I'm leaning Branch because of a need and value fit. Branch could be the short-term nickel and move to safety after that. Who else? Give me Tennessee offensive lineman Darnell Lockett, Maryland cornerback Deonte Banks and Penn State cornerback Joey Porter Jr. for the same reasons because of the need for corner and offensive line and the value of the player at No. 24.

Bruce from St. Simons Island GA

O, Rumors that the Washington Commanders might be willing to trade one of their defensive ends. I don't think so, but what do you think?


Bill from Jacksonville, FL

John, a weird narrative has emerged lately with the idea that the Jaguars can't draft a tight end at No. 24 because tight end Evan Engram will eventually be signed to a long-term contract. I just don't get it. Let's say Engram signs a four-year deal, which everyone knows is three years. Taking a tight end at 24 allows you to develop him alongside Engram, then in three years you can move on from Engram's contract and slide Kincaid, Mayer, etc. into his spot. Am I taking crazy pills?

You're not taking crazy pills, I, too, have been puzzled by this narrative. It's weird for multiple reasons. One is one you cite – that you draft for the long-term future and not to fill short-term need. The other is that it's perfectly within NFL rules to have two very good tight ends on the same roster. Many offenses absolutely utilize two good players at the position. That said, I don't see tight end being the selection at No. 24. But that's because I think the Jaguars like their current tight end room of Engram, Gerrit Prince and Luke Farrell – and because I believe they believe they can find value at the position later in the draft in what many believe a very good, and deep, class at the position.

Armand from Jacksonville

Will you be doing a O-Zone Late Night after the draft on Thursday, Friday and Saturday?

No. I typically do an O-Zone Late Night after 1 p.m. regular-season games because the timing allows the column to post around 9-11 p.m. or so. With the first two nights of the draft ending after 9 p.m., the time between when an O-Zone Late Night and a regular O-Zone would post is so short that it doesn't make sense to do both.

Keith from Saint Augustine, FL

This is hard to do because I just had rotator cuff surgery. Respect is a two-way street; I no longer respect your opinion. I do not find sarcasm to be particularly funny.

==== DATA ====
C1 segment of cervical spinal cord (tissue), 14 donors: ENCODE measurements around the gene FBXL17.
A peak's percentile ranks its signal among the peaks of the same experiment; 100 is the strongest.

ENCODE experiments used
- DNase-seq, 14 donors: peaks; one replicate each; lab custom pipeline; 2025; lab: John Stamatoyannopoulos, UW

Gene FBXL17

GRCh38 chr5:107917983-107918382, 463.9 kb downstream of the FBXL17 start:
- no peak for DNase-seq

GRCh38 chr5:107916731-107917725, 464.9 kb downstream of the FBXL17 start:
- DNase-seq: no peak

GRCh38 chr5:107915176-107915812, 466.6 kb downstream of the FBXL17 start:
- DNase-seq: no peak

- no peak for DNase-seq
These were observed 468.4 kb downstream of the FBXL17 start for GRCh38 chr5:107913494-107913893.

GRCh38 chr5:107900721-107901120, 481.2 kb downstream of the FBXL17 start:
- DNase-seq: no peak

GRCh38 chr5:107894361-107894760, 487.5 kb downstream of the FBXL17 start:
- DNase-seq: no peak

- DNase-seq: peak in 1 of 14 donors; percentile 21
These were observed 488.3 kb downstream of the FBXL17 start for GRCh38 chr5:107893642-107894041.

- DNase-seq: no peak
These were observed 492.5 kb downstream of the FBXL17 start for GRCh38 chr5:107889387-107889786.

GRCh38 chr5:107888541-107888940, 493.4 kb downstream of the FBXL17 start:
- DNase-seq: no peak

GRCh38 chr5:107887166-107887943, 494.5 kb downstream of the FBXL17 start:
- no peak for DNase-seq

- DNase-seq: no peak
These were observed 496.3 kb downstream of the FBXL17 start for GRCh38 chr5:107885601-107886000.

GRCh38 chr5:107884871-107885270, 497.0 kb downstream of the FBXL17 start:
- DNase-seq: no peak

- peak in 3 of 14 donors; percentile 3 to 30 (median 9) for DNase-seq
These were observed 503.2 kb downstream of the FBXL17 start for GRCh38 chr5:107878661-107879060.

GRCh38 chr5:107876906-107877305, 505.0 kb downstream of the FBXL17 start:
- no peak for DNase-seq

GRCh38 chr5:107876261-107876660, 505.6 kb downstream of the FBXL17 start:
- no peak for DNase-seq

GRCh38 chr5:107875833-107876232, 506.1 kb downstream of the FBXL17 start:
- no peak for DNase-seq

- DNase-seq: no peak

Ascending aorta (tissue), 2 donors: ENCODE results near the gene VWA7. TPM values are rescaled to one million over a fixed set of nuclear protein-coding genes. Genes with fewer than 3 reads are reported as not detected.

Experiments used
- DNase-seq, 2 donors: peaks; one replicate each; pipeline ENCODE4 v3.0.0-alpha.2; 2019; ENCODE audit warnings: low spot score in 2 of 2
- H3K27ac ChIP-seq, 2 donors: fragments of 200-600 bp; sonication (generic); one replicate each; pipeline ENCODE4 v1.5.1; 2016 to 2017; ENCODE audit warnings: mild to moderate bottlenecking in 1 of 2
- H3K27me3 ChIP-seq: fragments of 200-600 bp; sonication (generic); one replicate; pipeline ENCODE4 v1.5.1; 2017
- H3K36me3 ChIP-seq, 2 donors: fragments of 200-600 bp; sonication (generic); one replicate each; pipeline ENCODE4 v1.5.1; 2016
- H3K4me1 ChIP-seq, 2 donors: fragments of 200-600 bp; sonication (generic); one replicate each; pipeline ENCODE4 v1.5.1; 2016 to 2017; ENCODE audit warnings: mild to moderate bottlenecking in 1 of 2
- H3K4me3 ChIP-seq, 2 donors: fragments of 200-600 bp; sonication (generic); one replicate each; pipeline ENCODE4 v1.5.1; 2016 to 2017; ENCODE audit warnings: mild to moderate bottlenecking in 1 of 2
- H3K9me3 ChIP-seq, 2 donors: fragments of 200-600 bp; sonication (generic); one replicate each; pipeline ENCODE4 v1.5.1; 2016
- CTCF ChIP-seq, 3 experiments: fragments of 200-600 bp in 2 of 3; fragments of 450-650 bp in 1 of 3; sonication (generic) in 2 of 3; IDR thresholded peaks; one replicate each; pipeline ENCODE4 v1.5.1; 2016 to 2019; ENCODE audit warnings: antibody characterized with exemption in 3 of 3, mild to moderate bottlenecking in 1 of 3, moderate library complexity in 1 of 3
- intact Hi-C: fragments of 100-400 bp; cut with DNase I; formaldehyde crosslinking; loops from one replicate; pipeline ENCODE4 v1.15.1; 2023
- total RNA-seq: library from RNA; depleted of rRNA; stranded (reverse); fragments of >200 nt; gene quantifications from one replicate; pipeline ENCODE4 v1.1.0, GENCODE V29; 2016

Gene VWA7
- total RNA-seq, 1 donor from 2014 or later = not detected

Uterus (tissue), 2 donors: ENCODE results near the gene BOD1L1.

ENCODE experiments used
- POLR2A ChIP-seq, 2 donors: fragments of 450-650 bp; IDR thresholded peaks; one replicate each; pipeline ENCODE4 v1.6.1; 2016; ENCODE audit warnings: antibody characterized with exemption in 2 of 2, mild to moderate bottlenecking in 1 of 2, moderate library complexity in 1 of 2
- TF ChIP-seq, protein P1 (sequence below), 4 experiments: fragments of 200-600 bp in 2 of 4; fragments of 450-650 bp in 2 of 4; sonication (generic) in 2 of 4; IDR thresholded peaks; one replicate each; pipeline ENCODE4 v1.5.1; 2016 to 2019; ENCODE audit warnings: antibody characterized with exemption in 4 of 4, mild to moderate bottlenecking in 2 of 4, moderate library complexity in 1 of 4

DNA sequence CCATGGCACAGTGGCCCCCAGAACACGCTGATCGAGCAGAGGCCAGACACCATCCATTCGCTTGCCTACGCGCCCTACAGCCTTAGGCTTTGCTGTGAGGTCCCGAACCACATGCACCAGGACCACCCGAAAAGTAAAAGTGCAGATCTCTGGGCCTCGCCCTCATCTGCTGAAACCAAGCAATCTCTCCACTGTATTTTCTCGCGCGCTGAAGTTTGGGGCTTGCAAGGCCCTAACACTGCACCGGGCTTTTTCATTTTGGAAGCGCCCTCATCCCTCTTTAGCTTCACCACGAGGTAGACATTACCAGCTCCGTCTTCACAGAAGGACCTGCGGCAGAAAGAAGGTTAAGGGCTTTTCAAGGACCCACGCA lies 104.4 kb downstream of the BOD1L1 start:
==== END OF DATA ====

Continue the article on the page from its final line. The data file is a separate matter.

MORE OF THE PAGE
I found this funny.

Daniel from Jersey City, NJ

O-man, Should Jimmy Smith be in the Pride)? Did my eyes fail me, or should Jimmy be in the HOF right beside, Boselli, Coughlin, and Taylor?

I think your eyes failed you. Former Jaguars wide receiver Jimmy Smith indeed is in the Pride of the Jaguars alongside former left tackle Tony Boselli, former owners Wayne and Delores Weaver, former running back Fred Taylor and former quarterback Mark Brunell. Former Head Coach Tom Coughlin is not in the Pride of the Jaguars. Yet.

Jim from Middleburg, FL

John, Got a great team already. Drafting late into the low-risk and high-reward market sees the promise land is in Jax. Bet the G.M. loves it. Go Trent!

Jim is "all in."

CaptBob from Jax

KOAF, tell me why the following isn't a good draft scenario this year and I'll get off your lawn. Not that anyone gets off mine. If the Jags have a great core group, why not spend our four-o-seven round picks to move up in the first three to grab top picks at cornerback, edge and offensive/defensive line. Is there enough cap space in this scenario? Got to run. Water the lawn.

First, I don't know that the Jaguars have a "great" core group. They have a quarterback who appears likely to be a franchise player at his position, and they have a lot of good players. Let's let them make the postseason again before we start ticking off "great" players. Second: Even if this team did have a great roster, your scenario has them selecting three players. You have too many positions and too many roster spots to fill to draft so few players and maintain a strong roster for the long haul.

Sean from Jacksonville

I thought I would be safe from the draft's smoke and mirrors, but the play must go on. What is your pet peeve(s) about the NFL draft?

People who don't like sarcasm.